In many cases, the backup datacenter hardware is a symmetric copy of the primary site. This adds some complexity to the SCADA system since the human machine interfaces (HMIs) are not necessarily adjacent to where the servers are housed. The benefit to separating the control room from the servers is that it simplifies the selection of a backup control room site by only having to provide the HMIs and network connectivity to the primary or backup server sites. This allows flexibility in moving the operator- qualified controllers to a site convenient for operations, not the data center.
As SCADA and its associated hardware become even more mainstream, it is not a large stretch to envision the SCADA servers being housed by a third-party provider or even by the SCADA vendor.
To be efficient in this offering, the providers will be required to build these systems in a virtual environment. Virtualization will allow baseline systems to be rapidly instantiated, allowing the provider to scale systems to the customer’s size requirements. This capability would not only benefit the large users who may want to use the cloud provider as a backup center, but also the smaller players who otherwise would not be able to afford an enterprise-class SCADA system.
With the proliferation of drilling occurring domestically there is also an increased number of small and medium gathering operators, many of which have no central operations control center. SCADA in the cloud, combined with mobile SCADA HMIs, could bring SCADA to the pickup truck. This would provide enterprise-class tools for small and medium operators at an affordable price, making their operations safer and more efficient.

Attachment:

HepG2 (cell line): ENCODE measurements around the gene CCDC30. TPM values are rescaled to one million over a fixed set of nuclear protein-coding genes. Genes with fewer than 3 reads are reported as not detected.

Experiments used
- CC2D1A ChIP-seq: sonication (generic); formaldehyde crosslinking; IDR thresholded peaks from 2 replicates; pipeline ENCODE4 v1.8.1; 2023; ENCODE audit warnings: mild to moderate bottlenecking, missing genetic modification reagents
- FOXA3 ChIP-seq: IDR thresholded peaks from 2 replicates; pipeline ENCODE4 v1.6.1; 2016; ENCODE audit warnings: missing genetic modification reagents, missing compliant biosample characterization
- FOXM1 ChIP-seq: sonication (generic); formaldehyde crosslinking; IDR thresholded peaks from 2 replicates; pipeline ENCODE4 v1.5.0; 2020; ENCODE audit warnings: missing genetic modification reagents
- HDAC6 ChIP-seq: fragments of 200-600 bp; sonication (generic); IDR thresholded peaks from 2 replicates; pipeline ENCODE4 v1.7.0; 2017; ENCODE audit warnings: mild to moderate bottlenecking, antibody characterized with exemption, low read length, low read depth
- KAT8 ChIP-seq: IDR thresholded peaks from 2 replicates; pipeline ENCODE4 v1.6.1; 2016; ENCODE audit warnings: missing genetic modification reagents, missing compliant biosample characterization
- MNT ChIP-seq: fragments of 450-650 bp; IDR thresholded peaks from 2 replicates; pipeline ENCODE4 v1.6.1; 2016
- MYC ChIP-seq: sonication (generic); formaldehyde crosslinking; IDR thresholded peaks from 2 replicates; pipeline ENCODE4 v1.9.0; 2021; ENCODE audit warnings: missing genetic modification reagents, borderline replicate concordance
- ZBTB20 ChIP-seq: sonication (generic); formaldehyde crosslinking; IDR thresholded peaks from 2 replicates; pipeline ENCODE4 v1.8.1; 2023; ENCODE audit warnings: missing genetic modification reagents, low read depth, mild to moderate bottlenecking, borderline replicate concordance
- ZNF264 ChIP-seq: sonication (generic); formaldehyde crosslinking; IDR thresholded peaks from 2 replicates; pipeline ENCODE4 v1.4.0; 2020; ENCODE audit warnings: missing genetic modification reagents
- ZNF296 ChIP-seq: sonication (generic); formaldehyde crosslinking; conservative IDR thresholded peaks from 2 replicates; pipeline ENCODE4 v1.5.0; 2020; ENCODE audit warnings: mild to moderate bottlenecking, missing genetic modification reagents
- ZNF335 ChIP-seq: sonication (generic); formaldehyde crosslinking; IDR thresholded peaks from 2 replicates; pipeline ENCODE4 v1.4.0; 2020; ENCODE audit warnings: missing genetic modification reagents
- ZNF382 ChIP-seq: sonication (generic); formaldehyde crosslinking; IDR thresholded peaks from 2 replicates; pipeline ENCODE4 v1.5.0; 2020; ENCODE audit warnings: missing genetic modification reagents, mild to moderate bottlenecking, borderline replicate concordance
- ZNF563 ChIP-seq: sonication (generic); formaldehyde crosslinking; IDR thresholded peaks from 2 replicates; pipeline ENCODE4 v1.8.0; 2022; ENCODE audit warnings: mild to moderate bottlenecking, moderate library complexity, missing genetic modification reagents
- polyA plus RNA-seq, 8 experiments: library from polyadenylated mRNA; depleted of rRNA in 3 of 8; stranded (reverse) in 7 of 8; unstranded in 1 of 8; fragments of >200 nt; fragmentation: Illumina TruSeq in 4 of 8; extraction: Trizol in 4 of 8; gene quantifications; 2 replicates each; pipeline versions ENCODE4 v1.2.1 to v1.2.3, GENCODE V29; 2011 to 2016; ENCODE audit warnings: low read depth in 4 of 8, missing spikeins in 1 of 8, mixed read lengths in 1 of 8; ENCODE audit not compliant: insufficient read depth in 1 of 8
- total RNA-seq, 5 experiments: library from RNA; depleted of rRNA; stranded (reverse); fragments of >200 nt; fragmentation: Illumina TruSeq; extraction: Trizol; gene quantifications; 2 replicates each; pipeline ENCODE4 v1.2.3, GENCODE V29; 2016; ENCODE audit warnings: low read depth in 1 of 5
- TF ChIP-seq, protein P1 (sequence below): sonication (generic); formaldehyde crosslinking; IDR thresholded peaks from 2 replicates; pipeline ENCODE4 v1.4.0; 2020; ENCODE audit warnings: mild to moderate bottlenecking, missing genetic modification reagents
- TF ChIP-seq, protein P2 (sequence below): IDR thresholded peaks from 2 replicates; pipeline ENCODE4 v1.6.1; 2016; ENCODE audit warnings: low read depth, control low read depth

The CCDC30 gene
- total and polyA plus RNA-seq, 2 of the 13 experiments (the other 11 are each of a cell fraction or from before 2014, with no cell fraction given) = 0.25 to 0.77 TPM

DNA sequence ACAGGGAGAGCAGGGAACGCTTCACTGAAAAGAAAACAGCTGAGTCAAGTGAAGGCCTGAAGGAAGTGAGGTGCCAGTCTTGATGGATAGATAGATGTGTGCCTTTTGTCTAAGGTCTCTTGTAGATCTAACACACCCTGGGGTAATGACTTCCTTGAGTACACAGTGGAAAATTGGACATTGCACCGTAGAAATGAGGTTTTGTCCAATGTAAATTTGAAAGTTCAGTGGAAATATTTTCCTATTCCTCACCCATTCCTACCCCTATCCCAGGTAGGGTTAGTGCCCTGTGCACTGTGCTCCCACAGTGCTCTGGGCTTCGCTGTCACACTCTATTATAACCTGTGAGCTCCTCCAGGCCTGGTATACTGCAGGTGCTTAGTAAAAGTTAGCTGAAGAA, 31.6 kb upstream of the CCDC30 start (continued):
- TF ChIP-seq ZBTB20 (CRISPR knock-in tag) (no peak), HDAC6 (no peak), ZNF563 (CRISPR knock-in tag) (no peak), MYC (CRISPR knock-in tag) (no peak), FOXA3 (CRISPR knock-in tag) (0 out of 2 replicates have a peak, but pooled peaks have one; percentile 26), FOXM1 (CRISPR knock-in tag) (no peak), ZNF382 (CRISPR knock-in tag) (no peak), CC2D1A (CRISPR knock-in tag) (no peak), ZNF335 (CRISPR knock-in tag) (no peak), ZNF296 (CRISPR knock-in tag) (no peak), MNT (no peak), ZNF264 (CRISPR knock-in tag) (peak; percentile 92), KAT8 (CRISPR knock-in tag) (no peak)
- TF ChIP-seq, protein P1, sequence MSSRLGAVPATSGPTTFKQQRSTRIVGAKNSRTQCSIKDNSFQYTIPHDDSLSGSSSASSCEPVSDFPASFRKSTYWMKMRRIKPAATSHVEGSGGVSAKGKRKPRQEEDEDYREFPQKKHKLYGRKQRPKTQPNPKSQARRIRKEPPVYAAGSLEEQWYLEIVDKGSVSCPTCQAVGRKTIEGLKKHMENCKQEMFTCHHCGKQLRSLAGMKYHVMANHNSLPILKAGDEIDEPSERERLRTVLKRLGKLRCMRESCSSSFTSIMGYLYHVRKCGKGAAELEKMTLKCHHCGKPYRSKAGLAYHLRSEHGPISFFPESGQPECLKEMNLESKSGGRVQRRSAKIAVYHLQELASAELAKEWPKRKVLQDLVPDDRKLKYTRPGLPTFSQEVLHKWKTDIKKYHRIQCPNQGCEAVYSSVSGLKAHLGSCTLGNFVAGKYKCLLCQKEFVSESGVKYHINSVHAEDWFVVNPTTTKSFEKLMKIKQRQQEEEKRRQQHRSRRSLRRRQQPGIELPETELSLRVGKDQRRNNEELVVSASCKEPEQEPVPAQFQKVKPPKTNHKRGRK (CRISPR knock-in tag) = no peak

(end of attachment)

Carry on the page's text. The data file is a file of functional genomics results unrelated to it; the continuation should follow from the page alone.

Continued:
The unique requirements for SCADA systems in the oil and gas industry will challenge the resources of the SCADA vendor community to provide innovative extensions to their current systems while producing systems that are error-free. As the operational reliance and regulatory scrutiny of these systems increases, our business demands these systems meet the highest standards of quality.
Thomas L. Frobase is vice president of Information Systems at Boardwalk Pipeline Partners in Houston. He has performed in management roles for more than 30 years in the areas of control systems, SCADA, telecommunications, networking and information technology at several of the major pipeline companies. He can be reached at Tom. Frobase@ bwpmlp.com.